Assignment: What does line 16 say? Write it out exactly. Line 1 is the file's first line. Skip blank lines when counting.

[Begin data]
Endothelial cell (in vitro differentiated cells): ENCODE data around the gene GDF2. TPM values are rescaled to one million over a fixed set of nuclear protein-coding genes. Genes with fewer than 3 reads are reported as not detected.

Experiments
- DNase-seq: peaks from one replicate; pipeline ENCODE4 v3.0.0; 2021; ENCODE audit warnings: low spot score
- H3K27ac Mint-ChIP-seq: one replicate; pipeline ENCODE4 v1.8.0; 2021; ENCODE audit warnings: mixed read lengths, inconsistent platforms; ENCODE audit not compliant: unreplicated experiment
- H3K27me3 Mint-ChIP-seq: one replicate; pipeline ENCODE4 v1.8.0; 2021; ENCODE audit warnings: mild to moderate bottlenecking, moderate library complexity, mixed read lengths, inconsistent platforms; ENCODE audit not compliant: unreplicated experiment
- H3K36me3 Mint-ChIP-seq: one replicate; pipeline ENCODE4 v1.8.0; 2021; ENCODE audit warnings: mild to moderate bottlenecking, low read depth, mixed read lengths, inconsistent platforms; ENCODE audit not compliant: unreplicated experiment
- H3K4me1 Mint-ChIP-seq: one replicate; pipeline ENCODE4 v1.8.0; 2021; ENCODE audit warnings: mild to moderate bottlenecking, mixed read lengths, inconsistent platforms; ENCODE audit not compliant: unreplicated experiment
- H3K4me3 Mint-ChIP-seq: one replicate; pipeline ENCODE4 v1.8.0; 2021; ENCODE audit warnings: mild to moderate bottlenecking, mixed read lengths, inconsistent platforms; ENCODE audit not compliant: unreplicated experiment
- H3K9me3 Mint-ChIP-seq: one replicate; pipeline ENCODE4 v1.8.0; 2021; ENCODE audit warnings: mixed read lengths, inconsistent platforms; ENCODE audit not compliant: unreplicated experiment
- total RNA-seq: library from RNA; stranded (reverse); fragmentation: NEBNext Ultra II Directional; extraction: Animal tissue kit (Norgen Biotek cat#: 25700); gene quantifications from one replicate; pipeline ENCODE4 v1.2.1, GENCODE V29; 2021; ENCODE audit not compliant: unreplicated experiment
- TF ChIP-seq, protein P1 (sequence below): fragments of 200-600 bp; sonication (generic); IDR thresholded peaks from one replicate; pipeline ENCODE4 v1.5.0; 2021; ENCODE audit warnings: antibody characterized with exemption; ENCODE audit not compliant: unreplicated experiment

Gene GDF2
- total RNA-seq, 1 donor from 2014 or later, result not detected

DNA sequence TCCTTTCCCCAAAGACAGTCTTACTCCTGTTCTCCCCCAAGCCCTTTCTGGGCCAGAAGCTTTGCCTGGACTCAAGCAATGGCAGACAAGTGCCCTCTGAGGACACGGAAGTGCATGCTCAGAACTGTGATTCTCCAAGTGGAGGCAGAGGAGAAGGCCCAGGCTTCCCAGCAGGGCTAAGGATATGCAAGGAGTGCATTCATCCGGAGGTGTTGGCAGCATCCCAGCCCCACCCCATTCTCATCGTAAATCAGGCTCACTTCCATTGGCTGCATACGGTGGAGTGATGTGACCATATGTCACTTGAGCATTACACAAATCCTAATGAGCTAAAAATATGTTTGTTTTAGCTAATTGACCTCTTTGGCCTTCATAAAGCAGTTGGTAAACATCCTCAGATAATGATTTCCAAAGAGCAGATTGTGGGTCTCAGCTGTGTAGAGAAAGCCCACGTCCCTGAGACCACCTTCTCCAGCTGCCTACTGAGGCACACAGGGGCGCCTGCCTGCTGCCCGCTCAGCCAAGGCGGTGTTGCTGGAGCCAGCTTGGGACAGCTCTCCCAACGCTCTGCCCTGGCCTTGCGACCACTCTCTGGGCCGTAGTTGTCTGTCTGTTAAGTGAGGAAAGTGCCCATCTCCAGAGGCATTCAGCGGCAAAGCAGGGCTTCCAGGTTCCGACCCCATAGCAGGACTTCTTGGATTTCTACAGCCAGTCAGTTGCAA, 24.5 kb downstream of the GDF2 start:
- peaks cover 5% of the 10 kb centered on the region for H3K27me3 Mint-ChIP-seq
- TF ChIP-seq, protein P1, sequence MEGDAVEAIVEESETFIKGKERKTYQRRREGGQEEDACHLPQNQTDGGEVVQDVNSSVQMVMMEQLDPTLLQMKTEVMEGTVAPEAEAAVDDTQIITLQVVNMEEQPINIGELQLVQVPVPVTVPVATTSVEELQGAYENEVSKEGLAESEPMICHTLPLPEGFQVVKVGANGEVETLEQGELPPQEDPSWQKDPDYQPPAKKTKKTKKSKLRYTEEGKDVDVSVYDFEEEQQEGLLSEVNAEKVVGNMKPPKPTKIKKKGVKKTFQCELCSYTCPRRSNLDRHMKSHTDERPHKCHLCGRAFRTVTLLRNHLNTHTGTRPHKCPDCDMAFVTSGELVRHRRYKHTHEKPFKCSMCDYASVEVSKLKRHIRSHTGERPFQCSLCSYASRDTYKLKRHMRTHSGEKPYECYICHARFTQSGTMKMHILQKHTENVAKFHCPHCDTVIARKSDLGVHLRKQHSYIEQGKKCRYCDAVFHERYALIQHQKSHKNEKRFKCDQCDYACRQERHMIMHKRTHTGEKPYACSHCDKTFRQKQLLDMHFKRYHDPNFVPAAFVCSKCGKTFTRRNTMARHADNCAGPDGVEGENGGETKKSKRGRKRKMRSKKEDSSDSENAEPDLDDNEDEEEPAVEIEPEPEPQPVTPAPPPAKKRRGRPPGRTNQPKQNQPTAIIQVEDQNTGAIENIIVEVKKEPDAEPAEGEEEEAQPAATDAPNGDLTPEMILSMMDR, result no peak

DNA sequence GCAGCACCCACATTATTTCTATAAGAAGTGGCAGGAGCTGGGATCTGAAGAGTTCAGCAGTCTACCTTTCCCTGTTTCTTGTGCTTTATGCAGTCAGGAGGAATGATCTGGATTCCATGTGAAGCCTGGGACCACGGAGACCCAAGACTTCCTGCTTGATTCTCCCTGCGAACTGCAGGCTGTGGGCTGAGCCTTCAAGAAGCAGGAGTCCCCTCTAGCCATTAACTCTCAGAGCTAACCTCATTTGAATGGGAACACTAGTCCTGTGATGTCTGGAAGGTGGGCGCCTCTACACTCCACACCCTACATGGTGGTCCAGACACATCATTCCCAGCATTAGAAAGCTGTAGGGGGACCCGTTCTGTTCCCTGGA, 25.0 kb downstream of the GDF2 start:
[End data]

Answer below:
- TF ChIP-seq, protein P1, sequence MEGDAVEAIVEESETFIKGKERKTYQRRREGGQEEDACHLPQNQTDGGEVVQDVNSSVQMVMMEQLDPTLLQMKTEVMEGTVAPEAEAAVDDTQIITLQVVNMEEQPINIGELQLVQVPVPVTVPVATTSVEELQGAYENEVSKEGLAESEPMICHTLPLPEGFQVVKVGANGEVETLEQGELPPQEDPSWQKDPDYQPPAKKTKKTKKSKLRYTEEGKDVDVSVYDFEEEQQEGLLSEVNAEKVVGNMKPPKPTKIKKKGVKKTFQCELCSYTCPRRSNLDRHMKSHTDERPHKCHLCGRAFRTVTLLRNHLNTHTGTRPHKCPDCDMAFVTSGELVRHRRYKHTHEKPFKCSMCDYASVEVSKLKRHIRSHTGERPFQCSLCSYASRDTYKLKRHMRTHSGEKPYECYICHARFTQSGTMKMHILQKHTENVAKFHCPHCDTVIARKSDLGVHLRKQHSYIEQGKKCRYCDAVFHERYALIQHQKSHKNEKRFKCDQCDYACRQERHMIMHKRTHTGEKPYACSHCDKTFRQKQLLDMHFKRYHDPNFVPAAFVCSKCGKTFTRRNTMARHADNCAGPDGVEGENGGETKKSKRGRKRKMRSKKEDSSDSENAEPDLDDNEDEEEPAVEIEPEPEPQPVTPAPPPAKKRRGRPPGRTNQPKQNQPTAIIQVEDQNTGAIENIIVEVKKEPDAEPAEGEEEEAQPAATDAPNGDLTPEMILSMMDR, result no peak